# Remove known Excel passwords with PowerShell

I have this PowerShell code that loops through Excel files in a specified directory; references a list of known passwords to find the correct one; and then opens, decrypts, and saves that file to a new directory. This currently processes ~40 workbooks in roughly 5 minutes, which is still longer than I'd like (but better than the initial 40 minute runtime).

Note that I previously posted under the same title here, but now I am looking for a review after solving a rather obvious error.

# Get Current EXCEL Process ID's so they are not affected but the scripts cleanup
# SilentlyContinue in case there are no active Excels
$currentExcelProcessIDs = (Get-Process excel -ErrorAction SilentlyContinue).Id$a = Get-Date

$ErrorActionPreference = "SilentlyContinue" CLS # Paths$encrypted_path = "C:\PoShTest\Encrypted"
$decrypted_Path = "C:\PoShTest\Decrypted\"$processed_Path = "C:\PoShTest\Processed\"
$password_Path = "C:\PoShTest\Passwords\Passwords.txt" # Load Password Cache$arrPasswords = Get-Content -Path $password_Path # Load File List$arrFiles = Get-ChildItem $encrypted_path # Create counter to display progress [int]$count = ($arrfiles.count -1) # New Excel Object$ExcelObj = $null$ExcelObj = New-Object -ComObject Excel.Application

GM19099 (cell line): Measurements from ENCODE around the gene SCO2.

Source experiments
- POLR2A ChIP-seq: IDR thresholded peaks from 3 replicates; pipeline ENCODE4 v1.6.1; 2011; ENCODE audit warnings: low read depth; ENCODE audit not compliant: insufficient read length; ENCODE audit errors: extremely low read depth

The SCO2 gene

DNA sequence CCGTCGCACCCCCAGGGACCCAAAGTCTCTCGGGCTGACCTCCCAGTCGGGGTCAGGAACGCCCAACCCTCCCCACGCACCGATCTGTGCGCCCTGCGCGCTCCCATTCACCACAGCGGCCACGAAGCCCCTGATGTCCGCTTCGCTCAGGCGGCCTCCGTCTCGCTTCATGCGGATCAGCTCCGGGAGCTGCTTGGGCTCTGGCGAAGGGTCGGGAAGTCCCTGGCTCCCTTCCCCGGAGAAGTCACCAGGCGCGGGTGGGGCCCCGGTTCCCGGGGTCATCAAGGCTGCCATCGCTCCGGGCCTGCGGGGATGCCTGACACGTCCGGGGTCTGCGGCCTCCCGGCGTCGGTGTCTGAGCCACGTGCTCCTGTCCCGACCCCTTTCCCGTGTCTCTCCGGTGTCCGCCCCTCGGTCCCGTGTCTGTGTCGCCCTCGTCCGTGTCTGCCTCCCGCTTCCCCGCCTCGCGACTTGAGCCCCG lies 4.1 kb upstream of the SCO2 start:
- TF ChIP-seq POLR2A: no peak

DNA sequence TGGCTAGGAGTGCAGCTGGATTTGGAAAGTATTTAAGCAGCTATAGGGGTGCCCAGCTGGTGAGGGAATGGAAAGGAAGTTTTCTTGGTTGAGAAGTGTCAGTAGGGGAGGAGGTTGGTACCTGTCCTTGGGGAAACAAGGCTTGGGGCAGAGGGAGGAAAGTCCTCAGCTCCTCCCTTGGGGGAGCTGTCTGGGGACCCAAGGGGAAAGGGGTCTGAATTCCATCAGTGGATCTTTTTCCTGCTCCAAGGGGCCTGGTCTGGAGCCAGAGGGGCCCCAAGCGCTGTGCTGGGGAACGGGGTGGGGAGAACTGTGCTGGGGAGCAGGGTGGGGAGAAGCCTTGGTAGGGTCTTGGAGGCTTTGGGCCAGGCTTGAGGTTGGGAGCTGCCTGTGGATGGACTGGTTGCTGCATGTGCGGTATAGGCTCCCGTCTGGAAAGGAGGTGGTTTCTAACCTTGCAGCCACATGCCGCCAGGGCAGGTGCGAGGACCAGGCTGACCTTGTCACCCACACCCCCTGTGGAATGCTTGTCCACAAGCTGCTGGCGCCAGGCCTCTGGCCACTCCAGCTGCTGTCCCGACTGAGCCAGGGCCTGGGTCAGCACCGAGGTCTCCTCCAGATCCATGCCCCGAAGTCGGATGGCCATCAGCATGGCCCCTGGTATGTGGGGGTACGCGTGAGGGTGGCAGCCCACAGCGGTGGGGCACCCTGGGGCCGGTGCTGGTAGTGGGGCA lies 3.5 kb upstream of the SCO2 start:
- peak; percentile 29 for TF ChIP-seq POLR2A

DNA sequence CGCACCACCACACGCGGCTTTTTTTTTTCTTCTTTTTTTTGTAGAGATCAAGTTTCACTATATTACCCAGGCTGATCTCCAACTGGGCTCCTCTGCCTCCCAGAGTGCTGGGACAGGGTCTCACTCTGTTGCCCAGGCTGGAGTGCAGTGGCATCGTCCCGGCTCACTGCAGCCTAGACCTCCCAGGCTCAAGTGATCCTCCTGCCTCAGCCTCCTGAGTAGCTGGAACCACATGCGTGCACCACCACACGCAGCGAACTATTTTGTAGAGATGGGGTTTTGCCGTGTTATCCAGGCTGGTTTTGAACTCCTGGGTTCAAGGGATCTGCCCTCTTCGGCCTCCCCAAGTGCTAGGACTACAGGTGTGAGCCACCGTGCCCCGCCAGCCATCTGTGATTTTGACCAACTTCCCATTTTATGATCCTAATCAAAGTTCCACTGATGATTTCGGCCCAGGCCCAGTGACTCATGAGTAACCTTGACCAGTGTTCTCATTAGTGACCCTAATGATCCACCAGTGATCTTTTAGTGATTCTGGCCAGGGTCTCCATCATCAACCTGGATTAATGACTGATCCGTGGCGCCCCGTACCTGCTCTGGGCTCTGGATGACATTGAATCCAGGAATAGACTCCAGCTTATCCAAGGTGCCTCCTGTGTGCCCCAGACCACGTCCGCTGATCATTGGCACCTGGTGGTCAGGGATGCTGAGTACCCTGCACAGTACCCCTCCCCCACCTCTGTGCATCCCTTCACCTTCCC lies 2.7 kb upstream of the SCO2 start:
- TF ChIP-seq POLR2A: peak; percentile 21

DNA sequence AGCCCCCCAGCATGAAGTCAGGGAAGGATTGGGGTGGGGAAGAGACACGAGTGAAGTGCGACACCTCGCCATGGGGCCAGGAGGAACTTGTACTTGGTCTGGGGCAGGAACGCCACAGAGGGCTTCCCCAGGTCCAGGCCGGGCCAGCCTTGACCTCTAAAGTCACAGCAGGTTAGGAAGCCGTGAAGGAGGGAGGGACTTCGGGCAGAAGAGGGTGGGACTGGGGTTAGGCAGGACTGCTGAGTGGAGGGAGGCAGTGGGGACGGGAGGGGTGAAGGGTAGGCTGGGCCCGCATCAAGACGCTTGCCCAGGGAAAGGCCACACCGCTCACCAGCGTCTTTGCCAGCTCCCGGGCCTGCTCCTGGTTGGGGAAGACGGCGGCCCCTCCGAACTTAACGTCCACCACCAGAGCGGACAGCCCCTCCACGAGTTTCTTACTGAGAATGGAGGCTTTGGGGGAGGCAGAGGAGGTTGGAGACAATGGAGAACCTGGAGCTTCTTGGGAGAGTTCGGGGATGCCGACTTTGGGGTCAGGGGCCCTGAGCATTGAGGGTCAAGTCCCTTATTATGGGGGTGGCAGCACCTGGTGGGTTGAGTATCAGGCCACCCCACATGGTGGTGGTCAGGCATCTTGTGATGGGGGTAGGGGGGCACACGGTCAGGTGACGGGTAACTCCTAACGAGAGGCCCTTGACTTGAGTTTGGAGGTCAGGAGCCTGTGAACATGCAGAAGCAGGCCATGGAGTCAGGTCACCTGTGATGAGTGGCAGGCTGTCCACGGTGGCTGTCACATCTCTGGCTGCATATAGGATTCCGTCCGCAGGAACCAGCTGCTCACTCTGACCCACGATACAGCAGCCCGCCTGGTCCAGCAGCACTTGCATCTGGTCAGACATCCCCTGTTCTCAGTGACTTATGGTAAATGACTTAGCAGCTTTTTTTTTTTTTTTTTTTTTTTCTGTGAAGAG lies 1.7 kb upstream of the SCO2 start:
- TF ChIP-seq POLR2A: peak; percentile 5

$ExcelObj.Visible =$false

# Loop through each file
$arrFiles| % {$file  = get-item -path $_.fullname # Display current file write-host "n Processing"$file.name -f "DarkYellow"
write-host "n Items remaining: " $count n # Excel xlsx if ($file.Extension -like "*.xls*") {

# Loop through password cache
$arrPasswords | % {$passwd = $_ # Attempt to open file$Workbook = $ExcelObj.Workbooks.Open($file.fullname,1,$false,5,$passwd)
$Workbook.Activate() # if password is correct save decrypted file to$decrypted_Path
if ($Workbook.Worksheets.count -ne 0 ) {$Workbook.Password=$null$savePath = $decrypted_Path+$file.Name
write-host "Decrypted: " $file.Name -f "DarkGreen"$Workbook.SaveAs($savePath) # Added to keep Excel process memory utilization in check$ExcelObj.Workbooks.close()

# Move original file to $processed_Path move-item$file.fullname -Destination $processed_Path -Force } else { # Close Document$ExcelObj.Workbooks.Close()
}
}

}

$count-- # Next File } # Close Document and Application$ExcelObj.Workbooks.close()
$ExcelObj.Application.Quit() Write-host "nProcessing Complete!" -f "Green" Write-host "nTime Started : "$a.ToShortTimeString()
Write-host "Time Completed : " $(Get-Date).ToShortTimeString() Write-host "nTotal Duration : " NEW-TIMESPAN –Start$a –End $(Get-Date) # Remove any stale Excel processes created by this scripts execution Get-Process excel -ErrorAction SilentlyContinue | Where-Object{$currentExcelProcessIDs -notcontains $_.id} | Stop-Process  ## 2 Answers Once you've found the right password and moved the file, then there is no need to try the rest of the passwords on it. You can break out of the loop with a break command. (You have to change the pipeline % into a foreach ( in ) because otherwise the break would break out of the outer pipeline too. Thanks to Lieven in the comments for that.) foreach ($passwd in $arrPasswords) { # ... # if password is correct save decrypted file to$decrypted_Path